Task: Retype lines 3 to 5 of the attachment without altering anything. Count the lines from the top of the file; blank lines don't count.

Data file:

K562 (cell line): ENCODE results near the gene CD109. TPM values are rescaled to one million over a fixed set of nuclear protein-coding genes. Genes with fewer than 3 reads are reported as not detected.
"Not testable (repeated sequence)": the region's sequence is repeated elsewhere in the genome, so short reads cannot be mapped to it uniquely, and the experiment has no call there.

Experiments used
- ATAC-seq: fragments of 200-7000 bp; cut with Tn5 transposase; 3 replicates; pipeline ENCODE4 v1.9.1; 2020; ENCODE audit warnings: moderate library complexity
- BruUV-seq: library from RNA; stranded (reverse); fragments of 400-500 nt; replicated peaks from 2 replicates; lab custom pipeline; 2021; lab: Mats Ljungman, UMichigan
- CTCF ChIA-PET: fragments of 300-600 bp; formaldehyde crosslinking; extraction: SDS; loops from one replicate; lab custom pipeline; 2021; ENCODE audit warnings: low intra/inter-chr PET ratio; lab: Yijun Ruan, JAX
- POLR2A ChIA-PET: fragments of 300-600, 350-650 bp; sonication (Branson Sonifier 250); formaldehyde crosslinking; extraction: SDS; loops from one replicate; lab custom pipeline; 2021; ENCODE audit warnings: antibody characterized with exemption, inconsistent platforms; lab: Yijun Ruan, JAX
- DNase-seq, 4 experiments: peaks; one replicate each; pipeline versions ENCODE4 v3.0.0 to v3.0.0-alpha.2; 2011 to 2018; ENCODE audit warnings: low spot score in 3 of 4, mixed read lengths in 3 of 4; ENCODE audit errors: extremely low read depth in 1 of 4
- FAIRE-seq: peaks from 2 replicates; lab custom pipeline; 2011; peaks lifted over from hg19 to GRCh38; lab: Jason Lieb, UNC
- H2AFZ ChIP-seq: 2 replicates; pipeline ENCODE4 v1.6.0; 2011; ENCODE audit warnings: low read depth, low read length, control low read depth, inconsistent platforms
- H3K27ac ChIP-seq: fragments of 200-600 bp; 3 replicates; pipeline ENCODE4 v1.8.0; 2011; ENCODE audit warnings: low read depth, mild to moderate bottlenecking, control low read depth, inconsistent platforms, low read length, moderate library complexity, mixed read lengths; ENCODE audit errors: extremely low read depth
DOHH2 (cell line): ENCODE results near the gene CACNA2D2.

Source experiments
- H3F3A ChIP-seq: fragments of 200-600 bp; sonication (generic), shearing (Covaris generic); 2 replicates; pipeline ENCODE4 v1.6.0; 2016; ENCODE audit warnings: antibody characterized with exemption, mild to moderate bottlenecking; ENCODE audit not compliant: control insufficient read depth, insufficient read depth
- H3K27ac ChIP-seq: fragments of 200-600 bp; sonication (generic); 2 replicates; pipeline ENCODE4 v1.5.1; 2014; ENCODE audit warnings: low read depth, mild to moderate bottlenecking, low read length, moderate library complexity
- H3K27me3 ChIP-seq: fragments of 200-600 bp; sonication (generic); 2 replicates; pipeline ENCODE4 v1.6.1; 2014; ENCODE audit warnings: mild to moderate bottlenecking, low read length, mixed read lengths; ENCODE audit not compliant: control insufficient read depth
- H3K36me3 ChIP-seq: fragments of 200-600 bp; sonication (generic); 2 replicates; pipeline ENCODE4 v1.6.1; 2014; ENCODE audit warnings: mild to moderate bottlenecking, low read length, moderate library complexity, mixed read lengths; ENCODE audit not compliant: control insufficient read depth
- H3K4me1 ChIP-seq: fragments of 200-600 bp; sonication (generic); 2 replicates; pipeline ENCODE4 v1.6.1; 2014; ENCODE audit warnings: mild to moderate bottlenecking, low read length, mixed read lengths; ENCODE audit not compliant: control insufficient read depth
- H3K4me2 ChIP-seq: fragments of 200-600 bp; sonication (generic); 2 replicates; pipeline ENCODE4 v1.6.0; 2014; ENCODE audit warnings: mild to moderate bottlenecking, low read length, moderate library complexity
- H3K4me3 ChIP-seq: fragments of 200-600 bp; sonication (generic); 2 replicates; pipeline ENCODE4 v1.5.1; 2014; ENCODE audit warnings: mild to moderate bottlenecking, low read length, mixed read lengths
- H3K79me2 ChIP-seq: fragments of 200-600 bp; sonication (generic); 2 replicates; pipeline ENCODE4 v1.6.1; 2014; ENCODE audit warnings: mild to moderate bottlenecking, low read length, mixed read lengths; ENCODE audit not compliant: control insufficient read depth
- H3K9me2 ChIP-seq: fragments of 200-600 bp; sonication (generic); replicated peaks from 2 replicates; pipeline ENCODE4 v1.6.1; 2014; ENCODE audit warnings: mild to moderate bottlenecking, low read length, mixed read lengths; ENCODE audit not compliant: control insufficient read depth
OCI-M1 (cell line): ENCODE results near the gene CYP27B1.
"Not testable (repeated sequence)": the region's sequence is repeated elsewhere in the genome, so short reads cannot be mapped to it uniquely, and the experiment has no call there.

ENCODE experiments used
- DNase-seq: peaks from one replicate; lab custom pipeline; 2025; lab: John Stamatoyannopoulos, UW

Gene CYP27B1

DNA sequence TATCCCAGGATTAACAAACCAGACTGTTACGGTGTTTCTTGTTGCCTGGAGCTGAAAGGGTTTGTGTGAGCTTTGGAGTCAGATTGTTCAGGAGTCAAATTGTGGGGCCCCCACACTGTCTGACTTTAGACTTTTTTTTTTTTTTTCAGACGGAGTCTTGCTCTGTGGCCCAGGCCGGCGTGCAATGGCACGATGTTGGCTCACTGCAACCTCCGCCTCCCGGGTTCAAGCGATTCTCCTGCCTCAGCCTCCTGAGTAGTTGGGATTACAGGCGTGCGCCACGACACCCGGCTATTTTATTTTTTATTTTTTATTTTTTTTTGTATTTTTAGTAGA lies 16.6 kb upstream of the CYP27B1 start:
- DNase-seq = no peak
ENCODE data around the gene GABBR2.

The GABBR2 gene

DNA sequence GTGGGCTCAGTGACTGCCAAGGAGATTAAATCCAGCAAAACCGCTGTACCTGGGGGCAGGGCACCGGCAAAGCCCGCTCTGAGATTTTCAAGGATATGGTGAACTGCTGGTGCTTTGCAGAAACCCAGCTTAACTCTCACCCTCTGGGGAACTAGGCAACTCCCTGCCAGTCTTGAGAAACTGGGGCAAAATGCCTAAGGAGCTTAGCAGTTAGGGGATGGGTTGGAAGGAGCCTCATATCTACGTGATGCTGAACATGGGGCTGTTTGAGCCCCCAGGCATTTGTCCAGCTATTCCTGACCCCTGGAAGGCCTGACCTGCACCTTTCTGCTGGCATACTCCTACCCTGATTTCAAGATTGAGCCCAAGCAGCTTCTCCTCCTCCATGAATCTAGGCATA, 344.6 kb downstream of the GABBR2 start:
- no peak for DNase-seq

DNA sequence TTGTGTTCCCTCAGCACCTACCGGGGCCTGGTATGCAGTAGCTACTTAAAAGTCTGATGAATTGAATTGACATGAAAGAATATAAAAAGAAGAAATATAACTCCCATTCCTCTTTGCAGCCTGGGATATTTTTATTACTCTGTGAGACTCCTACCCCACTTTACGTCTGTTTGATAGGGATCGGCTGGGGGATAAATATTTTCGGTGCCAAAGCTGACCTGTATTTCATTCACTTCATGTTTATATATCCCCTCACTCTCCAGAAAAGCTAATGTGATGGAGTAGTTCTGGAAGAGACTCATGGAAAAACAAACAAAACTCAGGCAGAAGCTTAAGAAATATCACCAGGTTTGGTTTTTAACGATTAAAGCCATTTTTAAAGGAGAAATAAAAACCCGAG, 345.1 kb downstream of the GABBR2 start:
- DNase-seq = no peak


Experiments used
- ATAC-seq: fragments of 200-7000 bp; cut with Tn5 transposase; 3 replicates; pipeline ENCODE4 v1.9.1; 2020; ENCODE audit warnings: moderate library complexity
- BruUV-seq: library from RNA; stranded (reverse); fragments of 400-500 nt; replicated peaks from 2 replicates; lab custom pipeline; 2021; lab: Mats Ljungman, UMichigan